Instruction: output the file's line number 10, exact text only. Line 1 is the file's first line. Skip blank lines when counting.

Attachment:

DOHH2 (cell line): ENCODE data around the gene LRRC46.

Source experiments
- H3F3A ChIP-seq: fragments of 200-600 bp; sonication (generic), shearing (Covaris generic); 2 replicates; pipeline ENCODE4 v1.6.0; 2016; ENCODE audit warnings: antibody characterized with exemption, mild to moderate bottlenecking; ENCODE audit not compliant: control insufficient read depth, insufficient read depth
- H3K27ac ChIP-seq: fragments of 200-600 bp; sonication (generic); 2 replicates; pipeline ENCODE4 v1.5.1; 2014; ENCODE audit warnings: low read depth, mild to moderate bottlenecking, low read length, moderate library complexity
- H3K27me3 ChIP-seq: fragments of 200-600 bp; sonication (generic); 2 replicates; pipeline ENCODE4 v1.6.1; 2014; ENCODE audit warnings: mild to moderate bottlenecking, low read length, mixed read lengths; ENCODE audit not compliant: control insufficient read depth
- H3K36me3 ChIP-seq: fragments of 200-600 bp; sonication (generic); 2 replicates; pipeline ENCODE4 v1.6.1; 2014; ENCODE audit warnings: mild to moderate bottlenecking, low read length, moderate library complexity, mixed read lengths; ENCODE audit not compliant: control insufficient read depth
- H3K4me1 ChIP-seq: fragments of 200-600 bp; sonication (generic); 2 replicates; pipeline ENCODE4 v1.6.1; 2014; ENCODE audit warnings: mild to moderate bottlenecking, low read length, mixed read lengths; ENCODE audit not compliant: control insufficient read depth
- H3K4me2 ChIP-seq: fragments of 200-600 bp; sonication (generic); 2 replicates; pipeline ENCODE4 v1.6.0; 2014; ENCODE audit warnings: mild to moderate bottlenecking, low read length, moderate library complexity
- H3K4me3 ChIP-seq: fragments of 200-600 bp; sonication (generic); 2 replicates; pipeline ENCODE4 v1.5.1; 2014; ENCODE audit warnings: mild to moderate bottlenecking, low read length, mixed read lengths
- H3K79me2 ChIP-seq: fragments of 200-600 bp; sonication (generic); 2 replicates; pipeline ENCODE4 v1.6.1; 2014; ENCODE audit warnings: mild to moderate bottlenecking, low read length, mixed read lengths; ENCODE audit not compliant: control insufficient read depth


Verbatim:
- H3K79me2 ChIP-seq: fragments of 200-600 bp; sonication (generic); 2 replicates; pipeline ENCODE4 v1.6.1; 2014; ENCODE audit warnings: mild to moderate bottlenecking, low read length, mixed read lengths; ENCODE audit not compliant: control insufficient read depth